I had numerous ear infections as a child. Each one called for a dose of amoxicillin.
Seemed like a good idea at the time.
But given recent reports from hospitals, doctors and health authorities, I’m not so sure how smart it was.
In a scene out of an apocalyptic horror movie, the bacteria that cause infections have outsmarted us.
They’ve become immune to the very drugs we’ve been using to kill them. They’re running free in a lot of people’s bodies, and there’s less and less we can do to stop them.
Antibiotics: a double-edged sword
“The world is heading towards a post-antibiotic era in which common infections will once again kill. If current trends continue, sophisticated interventions, like organ transplantation, joint replacements, cancer chemotherapy, and care of pre-term infants, will become more difficult or even too dangerous to undertake. This may even bring the end of modern medicine as we know it.”
Sounds alarmist, right? But Dr. Margaret Chan, Director-General of the World Health Organization, doesn’t think so. In fact, she thinks we’re not worried enough.
Antibiotic resistance is a naturally occurring phenomenon that has become a worldwide health crisis, largely due to our overuse and over-dependence on antibiotics.
Bacteria have a natural tendency to adapt to the drugs meant to kill them. Antibiotic treatments that were once standard become less and less effective. And new antibiotics just aren’t coming down the pipeline as you might think, according to my colleague, Margaret Cantwell.
Because they’re so difficult to control, these rogue bacteria have become known as Superbugs.
A brief history of Superbugs
Before the 1930s, an ear infection could cause deafness and a simple scratch could lead to a fatal infection. Then came the development of sulfonamides, or sulfa drugs, the first antibiotic.
In the 1940s, the ‘miracle drug’ penicillin was discovered, starting a period where many antibiotics were developed and brought to market. Suddenly we had a cure for all sorts of diseases.
Then the trouble began.
Doctors began noticing that some infections were not responding to penicillin. Stronger drugs such as vancomycin and methicillin were produced, but some bacteria developed resistance to them, too.
Since that time, bacteria have evolved into antibiotic-resistant strains faster than we can produce new drugs. As the list of superbug bacteria grows, experts like Dr. Chan worry that we’re returning to an era where common infections once again become untreatable.
Staphylococcus aureus, or staph, is a family of bacteria that can cause a range of diseases including skin infections like abscesses, boils and impetigo. Toxic shock syndrome and food poisoning are also caused by staph.
Methicillin-resistant Staphylococcus aureus, or MRSA, is the superbug strain of staph. It was first discovered in 1961, and is now resistant to methicillin, amoxicillin, penicillin, oxacillin and many other common antibiotics.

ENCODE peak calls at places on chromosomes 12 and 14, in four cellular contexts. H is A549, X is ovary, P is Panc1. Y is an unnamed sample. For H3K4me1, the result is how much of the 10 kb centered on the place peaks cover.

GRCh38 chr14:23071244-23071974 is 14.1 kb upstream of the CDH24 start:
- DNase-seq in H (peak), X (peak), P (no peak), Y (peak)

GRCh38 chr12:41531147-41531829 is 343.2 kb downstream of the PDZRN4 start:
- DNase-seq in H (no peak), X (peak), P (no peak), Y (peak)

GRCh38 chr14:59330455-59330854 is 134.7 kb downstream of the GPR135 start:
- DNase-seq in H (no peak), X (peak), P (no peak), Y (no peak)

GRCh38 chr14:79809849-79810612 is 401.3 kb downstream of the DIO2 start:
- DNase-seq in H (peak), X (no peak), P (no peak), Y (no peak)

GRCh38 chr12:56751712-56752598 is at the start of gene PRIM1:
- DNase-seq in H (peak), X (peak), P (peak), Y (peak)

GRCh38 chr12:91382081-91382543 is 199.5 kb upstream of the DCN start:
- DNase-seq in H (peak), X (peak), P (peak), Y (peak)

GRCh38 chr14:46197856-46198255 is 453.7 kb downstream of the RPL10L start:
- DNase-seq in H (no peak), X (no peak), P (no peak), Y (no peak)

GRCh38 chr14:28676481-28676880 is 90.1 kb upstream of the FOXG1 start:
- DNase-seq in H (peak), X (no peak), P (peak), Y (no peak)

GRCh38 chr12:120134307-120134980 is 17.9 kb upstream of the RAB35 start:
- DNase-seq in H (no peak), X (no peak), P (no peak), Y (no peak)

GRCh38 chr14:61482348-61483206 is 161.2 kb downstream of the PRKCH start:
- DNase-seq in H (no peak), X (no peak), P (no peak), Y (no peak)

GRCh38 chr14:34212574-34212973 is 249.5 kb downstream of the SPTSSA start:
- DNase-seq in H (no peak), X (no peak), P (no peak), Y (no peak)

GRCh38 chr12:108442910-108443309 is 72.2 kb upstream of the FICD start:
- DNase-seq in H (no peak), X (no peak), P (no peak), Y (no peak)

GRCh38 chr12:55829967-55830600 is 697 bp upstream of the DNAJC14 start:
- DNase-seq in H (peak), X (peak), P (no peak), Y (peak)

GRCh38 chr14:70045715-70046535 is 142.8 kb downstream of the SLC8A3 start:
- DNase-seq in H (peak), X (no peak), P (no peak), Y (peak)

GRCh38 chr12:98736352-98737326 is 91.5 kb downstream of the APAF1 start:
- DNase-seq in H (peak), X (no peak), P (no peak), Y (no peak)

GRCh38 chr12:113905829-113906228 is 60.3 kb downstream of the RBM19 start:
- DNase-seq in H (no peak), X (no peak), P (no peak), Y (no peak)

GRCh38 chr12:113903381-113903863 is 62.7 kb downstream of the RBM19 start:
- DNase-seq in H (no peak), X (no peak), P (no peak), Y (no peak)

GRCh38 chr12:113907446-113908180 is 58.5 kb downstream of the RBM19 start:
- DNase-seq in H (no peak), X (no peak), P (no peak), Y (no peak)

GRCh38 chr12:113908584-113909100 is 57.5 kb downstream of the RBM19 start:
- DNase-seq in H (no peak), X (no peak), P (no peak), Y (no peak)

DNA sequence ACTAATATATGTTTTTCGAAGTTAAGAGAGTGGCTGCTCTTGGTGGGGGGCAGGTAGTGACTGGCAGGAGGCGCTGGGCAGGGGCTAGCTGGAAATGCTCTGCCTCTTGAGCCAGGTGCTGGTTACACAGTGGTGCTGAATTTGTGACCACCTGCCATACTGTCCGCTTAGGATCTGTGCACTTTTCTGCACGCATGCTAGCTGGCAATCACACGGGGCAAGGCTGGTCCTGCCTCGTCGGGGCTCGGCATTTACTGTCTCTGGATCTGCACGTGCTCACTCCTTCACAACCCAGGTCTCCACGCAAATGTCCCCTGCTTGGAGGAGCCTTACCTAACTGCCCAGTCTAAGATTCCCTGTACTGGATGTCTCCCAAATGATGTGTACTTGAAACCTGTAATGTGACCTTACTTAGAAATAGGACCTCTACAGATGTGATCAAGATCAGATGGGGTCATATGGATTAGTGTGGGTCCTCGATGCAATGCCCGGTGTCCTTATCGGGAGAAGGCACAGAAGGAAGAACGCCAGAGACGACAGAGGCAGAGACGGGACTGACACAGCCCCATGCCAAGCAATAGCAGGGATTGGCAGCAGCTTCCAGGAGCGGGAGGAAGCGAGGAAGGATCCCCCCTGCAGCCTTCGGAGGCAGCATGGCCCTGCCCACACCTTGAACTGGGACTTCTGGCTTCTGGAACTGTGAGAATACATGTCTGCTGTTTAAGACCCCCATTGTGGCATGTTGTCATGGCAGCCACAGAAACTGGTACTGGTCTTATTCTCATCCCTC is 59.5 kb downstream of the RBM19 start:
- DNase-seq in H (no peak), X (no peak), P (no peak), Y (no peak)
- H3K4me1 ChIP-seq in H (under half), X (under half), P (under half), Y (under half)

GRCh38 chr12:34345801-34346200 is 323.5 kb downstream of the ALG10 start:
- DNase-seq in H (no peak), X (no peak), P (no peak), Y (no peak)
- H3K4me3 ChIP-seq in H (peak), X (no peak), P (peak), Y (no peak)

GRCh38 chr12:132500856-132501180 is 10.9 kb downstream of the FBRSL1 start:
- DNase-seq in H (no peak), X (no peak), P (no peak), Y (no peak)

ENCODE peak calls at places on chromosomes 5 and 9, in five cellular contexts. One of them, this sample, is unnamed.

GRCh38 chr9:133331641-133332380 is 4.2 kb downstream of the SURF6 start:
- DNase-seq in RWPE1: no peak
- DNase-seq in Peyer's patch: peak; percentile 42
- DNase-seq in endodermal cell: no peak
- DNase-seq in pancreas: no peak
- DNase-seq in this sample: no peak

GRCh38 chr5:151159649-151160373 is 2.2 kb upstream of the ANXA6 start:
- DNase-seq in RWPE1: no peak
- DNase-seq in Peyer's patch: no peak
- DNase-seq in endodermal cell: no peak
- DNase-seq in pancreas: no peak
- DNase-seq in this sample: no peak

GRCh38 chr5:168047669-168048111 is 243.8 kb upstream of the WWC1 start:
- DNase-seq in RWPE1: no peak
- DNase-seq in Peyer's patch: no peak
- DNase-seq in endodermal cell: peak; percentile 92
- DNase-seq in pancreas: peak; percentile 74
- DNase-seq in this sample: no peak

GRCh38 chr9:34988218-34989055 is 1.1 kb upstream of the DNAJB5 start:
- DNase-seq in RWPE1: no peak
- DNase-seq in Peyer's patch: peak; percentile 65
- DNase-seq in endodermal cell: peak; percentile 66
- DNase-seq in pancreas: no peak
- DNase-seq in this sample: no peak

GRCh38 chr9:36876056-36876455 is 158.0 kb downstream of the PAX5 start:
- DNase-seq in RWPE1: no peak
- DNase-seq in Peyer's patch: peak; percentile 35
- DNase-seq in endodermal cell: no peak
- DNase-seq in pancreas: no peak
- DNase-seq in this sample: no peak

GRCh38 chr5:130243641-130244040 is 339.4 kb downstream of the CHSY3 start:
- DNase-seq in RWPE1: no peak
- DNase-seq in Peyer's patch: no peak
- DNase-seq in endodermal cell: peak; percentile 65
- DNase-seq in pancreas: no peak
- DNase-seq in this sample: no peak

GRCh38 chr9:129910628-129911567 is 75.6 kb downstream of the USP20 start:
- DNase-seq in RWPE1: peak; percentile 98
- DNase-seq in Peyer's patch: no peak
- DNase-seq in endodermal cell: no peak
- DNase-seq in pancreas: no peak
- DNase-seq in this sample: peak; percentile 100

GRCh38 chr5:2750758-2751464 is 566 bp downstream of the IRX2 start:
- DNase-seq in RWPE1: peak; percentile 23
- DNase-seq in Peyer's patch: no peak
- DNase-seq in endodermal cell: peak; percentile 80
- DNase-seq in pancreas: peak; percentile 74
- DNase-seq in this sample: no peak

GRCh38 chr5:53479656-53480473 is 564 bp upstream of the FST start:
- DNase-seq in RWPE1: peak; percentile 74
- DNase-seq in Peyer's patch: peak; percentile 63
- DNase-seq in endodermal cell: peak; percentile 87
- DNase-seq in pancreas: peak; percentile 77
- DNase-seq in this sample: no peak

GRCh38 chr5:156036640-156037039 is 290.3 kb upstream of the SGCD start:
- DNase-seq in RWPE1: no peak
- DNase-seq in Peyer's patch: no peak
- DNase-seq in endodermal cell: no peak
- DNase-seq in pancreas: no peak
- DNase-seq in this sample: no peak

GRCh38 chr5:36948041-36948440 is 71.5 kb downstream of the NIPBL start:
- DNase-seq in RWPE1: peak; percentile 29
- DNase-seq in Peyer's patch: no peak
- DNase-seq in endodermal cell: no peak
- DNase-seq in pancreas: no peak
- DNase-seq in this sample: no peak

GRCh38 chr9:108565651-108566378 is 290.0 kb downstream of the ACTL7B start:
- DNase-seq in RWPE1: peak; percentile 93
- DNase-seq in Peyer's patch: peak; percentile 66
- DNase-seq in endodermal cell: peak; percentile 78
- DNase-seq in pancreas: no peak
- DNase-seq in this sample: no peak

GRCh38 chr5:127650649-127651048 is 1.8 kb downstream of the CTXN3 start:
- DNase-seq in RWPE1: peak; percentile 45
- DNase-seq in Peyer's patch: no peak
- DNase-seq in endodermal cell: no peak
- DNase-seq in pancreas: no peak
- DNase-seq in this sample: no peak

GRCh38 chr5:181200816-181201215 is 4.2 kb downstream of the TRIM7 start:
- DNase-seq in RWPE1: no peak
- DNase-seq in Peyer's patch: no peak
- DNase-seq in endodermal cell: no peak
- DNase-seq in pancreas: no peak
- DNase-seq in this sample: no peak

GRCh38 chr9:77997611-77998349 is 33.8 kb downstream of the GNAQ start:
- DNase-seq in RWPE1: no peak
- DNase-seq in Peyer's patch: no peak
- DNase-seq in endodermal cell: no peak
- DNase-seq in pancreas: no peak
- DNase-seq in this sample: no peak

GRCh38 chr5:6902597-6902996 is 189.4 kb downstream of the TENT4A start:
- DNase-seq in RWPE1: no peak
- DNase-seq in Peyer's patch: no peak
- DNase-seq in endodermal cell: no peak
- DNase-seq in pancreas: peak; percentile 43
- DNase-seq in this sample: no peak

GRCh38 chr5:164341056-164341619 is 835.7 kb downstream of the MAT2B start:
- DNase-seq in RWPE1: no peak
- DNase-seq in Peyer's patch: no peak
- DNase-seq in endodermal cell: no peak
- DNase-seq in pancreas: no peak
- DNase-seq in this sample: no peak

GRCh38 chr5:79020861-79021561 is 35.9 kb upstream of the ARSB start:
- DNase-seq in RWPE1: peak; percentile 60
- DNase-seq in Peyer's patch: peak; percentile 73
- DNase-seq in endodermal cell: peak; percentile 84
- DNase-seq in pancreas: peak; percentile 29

Symptoms of MRSA infection include boils, impetigo, open sores, rashes and carbuncles (sores with several areas of skin breakage).
Occasionally, an MRSA skin infection spreads to other organs, resulting in a deep, invasive infection like gangrene, endocarditis (infection of heart valves) or necrotizing fasciitis, also known as ‘flesh-eating disease’, since it eats away at soft tissues.
How to protect yourself?
Fortunately, there are ways to protect yourself from the superbugs roaming free out there. You can’t tell where they are, so it’s important to practice the following common-sense precautions:
- Treat all cuts and scrapes with antibiotic cream and a bandage. Or consider applying Manuka honey to your wound. One 2011 study found that Manuka honey can make superbugs less resistant to antibiotics.
- Wash hands after bathroom use.
- Use alcohol-based hand sanitizers.
- Wear rubber gloves when cleaning the bathroom.
- Keep bathroom and kitchen areas clean and dry.
- In a doctor’s office or hospital, make sure your providers wash their hands before treating you. Don’t be intimidated about checking on this. Your life could depend on it!
- MRSA has been documented in dogs, cats and horses. Always wash your hands after coming in contact with feces, saliva or blood from pets.
- If you’re around someone with a skin infection, or any illness, use precautions. Avoid touching any broken skin that’s uncovered.
To avoid unnecessary antibiotics in your system:
- Buy meat and poultry that are raised antibiotic-free
- Use regular soap instead of antibacterial soap (it’s just as effective at keeping your hands clean). This way you also avoid the dangerous chemical Triclosan.
A few words about antibiotic use
All of this is not to say that antibiotics are useless. If your doctor prescribes one for an infection or illness, you can do your part to help control the spread of superbugs:
- Take all of it. Always finish your prescription, even if you’re feeling better. This helps kill all of the bacteria that caused an infection, rather than leaving some around to develop immunity to the antibiotic.
- Never share. Never use someone else’s antibiotic. Not only does it give bacteria the chance to develop resistance, it’s just a really bad idea. Side effects, drug interactions, or worse can result from taking a prescription not written for you.
- Discard leftovers. If your doctor has you stop a long-term antibiotic, don’t save the leftovers for later use. Discard them safely.
- Stay informed. Lastly, don’t be afraid to ask questions when your doctor prescribes an antibiotic. Find out exactly what infection it’s meant to treat. (Remember, viruses that cause colds and sore throat are not treatable with antibiotics).
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